Joseph Lemien

I am an American based in Beijing, with work experience in HR and Operations. I read a lot, I enjoy taking online courses, and I do some yoga and some rock climbing. I enjoy learning languages, and I think that I tend to have a fairly international/cross-cultural focus/awareness in my life that I don't observe in many other people.

As far as EA is concerned, I'm fairly cause agnostic but I often think about improving organizations/institutions, so sooner or later I'll probably get connected with the Improving Institutional Decision-Making people. I think that I am more influenced by virtue ethics and stoicism than the average EA, and I also occasionally find myself thinking about inclusion and accessibility in EA.

I'm probably in the minority of EAs in terms of knowledge of Chinese labor law and in terms of juggling skills (I can juggle a Boston mess, and I led a workshop on hip hop dance at the 2011 European Juggling Convention).

My partner told me that I should brag about how many books I read, but I feel awkward bringing that up in conversation, so here is my clunky attempt to brag about that: https://www.goodreads.com/user_challenges/25585047

Sequences

How to do hiring

Topic Contributions

Comments

Native languages in the EA community (and issues with assessing promisingness)

not being fluent (or being less-than-native) in the language of the community with which you are conversing makes everything harder

I've felt this a lot. This is nothing shocking of revolutionary, but communicating well in a foreign language is hard. I'm an American who grew up speaking English, and I've spent most of my adult life outside of the US in places where English is not widely spoken. I was a monolingual anglophone at age 18, and I've learned three non-English languages as an adult. I've often wanted to express "college level ideas" but I've had "toddler grammar." I remember talking about an app ecosystem in Spanish, but I didn't express the idea well and the other person thought I was talking about ecology. I have had dozens of attempts to express nuance in Chinese, but I simply didn't know how to express it in that language. To be clear, I am comfortably conversational in both of these languages,[1] but being able to talk about your weekend plans or explain why you liked a movie is far more simple than describing a pipeline of community building or being able to talk about how universal basic income would work.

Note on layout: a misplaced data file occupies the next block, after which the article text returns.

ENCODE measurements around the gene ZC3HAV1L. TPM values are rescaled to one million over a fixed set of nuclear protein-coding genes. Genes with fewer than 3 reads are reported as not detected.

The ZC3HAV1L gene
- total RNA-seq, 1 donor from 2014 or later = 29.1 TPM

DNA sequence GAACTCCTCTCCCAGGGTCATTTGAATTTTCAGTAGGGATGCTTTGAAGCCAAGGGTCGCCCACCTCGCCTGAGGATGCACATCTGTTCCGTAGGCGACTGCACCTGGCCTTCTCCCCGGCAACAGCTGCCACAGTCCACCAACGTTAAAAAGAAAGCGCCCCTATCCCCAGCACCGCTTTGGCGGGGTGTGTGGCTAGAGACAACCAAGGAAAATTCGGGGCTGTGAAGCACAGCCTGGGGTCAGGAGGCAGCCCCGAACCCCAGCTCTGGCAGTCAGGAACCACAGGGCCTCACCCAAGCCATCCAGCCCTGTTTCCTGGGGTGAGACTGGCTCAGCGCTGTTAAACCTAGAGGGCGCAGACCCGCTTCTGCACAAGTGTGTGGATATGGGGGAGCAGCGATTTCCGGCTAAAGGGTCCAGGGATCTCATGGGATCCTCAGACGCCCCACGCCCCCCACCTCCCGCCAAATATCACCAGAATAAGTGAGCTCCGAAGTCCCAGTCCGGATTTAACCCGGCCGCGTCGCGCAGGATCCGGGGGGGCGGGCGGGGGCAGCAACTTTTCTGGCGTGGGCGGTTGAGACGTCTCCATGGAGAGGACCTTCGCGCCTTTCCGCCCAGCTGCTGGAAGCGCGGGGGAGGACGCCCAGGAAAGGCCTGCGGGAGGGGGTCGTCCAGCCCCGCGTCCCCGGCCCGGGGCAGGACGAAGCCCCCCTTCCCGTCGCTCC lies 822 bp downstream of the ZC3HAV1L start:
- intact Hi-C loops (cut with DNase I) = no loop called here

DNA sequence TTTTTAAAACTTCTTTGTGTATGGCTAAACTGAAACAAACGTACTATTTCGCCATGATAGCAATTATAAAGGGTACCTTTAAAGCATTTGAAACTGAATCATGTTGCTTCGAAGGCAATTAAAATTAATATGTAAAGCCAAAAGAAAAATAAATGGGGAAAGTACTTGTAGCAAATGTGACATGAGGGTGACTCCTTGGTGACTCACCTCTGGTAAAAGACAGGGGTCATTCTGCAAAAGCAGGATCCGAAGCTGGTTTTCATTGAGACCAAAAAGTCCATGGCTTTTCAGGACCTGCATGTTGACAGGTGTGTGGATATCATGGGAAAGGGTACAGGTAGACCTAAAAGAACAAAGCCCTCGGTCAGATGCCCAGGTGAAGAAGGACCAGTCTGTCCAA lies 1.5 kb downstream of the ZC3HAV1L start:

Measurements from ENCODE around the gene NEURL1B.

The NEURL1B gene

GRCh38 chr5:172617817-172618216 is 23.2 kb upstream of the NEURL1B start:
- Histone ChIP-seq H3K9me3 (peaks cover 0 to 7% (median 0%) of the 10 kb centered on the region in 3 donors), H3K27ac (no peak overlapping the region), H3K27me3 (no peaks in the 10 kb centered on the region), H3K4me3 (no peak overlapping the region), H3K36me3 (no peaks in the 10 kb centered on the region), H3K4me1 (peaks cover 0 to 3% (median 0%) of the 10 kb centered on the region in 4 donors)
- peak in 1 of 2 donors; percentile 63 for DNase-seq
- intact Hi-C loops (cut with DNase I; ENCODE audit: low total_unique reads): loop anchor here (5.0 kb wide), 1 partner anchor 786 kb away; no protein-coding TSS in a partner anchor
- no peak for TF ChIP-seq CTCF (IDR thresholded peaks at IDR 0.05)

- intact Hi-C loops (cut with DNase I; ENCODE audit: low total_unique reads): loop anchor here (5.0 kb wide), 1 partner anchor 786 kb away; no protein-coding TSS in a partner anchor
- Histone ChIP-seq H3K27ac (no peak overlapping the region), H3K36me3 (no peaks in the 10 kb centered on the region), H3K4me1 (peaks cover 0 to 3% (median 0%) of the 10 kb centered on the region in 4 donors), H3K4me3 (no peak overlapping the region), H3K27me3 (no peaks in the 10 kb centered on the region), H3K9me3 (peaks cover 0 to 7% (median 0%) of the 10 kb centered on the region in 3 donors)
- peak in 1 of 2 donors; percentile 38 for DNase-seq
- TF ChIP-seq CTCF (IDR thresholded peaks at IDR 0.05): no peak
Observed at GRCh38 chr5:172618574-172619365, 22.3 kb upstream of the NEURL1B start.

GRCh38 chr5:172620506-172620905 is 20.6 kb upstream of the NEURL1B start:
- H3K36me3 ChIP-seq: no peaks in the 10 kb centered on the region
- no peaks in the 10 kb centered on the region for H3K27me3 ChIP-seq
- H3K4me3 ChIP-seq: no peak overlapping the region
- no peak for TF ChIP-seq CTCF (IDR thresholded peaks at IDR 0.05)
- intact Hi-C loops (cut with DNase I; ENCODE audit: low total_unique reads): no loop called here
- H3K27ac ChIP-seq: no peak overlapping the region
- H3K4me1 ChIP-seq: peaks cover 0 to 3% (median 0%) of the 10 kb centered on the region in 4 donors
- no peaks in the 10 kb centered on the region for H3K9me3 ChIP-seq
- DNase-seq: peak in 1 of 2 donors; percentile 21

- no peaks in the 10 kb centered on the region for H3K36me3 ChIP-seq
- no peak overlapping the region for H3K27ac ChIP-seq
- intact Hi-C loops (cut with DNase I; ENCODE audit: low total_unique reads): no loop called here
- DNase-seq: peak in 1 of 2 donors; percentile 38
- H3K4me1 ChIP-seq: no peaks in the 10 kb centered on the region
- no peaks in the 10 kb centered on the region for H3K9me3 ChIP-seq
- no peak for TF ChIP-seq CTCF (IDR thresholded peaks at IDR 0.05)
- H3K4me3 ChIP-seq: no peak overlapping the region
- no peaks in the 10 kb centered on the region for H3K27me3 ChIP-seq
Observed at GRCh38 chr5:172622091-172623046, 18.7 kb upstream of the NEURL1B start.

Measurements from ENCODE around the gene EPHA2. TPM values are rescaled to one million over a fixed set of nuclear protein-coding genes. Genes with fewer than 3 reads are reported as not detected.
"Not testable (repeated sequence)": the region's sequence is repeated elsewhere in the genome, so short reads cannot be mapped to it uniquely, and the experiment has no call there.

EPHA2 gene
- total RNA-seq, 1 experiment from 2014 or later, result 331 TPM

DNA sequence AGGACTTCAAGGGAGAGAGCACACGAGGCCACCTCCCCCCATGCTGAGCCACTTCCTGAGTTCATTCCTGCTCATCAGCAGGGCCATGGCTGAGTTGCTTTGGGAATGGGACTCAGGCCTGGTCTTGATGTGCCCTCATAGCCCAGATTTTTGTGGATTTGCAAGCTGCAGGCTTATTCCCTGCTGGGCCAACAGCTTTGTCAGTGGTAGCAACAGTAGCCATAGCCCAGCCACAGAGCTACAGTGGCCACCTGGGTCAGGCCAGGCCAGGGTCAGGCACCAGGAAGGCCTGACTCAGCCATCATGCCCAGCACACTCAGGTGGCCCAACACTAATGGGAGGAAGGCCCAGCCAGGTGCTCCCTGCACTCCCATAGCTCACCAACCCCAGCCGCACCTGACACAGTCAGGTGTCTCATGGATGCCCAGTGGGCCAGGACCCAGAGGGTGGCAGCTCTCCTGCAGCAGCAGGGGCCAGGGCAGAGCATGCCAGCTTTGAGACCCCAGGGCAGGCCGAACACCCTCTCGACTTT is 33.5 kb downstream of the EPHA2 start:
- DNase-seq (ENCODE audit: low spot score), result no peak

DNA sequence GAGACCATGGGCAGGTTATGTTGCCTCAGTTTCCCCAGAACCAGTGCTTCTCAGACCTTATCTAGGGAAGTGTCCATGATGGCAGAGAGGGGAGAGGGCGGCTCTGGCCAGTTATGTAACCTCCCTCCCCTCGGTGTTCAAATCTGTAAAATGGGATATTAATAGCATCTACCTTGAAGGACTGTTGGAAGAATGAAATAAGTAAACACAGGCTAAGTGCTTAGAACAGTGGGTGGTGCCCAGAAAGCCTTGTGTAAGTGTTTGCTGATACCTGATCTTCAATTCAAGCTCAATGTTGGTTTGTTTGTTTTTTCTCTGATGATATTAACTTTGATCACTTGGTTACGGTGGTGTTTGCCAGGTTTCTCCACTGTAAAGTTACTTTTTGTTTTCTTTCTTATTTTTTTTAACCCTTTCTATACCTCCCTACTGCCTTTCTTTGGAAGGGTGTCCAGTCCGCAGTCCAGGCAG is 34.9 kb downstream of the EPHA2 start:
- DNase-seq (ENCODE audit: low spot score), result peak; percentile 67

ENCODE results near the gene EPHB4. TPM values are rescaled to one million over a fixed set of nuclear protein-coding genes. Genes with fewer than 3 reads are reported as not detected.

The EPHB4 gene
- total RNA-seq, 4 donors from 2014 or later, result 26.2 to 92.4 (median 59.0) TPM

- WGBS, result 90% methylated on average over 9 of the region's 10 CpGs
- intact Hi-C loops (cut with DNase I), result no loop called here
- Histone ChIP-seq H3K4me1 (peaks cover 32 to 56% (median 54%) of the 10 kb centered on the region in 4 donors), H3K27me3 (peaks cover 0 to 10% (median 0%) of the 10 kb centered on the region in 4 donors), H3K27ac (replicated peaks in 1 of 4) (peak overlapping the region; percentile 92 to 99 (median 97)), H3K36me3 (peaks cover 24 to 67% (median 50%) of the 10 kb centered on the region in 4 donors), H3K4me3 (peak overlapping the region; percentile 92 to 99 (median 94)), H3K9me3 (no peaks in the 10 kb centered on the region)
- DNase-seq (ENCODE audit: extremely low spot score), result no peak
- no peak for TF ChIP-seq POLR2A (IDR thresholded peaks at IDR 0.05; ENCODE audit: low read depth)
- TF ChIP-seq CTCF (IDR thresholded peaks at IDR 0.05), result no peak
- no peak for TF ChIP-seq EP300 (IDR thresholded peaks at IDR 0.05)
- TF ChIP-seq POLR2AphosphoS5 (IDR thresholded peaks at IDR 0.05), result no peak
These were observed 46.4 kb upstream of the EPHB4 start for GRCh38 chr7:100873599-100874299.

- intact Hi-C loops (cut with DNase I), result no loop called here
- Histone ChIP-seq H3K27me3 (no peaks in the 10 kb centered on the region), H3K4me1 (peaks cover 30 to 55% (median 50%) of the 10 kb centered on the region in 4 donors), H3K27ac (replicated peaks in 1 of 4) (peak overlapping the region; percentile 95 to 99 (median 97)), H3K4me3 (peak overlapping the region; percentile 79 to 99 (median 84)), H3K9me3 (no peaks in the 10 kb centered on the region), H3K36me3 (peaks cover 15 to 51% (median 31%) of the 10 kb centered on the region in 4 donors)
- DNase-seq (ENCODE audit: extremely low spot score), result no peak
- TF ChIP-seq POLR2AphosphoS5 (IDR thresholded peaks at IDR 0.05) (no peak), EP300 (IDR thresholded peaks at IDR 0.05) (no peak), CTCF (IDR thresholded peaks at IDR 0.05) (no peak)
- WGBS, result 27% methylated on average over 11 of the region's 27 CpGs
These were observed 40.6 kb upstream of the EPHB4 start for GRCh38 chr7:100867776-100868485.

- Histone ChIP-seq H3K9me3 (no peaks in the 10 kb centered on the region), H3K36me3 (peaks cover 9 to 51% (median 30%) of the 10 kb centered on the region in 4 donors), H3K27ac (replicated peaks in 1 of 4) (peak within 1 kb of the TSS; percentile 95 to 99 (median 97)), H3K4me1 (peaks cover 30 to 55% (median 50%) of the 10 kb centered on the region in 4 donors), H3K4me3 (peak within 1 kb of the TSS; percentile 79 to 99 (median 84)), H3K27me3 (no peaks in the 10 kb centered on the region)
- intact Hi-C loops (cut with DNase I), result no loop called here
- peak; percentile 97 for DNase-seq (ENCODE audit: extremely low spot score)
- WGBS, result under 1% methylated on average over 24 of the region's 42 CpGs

While I haven't attended in-person EA events, I could easily see people being evaluated heavily on accent and word choice, to the detriment of the content of their message.

Shamefully, I also find myself regularly judging other people based on this exact thing: they don't express their ideas well, so I assume that they aren't particularly intelligent. Shame on me. I am trying to do this less. It is an obvious bias, but we often aren't aware of it. It is kind of a halo effect, where we judge one thing based on another thing being impressive/unimpressive.

  1. ^

    Or at least I was when I was at my peak. It has been about 8 years since I've lived in Spain, and because I've used Spanish very little since then I assume that it has degraded a lot.

Hiring: How to do it better

Thanks for mentioning Tyler Cowen / Daniel Gross's Talent.

I'm upvoting this and commenting so that it gets high in the comments and so that there is an increased possibility of readers seeing it. While I haven't yet read the book Talent, it is on my to read list and it seems very relevant. (it is now a few ranks higher up on my to read list as a result of more than one person mentioning it in the comments on this post!) I also want to read it so that I can evaluate their arguments myself and judge how much I should update my opinions on hiring as a result. At face value, I do think that a lot of the research on hiring has been done on roles that are fairly standardized. That makes it hard to apply some of this research if you are hiring one operations manager at a small company, and the nature of the operations manager job is also very fluid.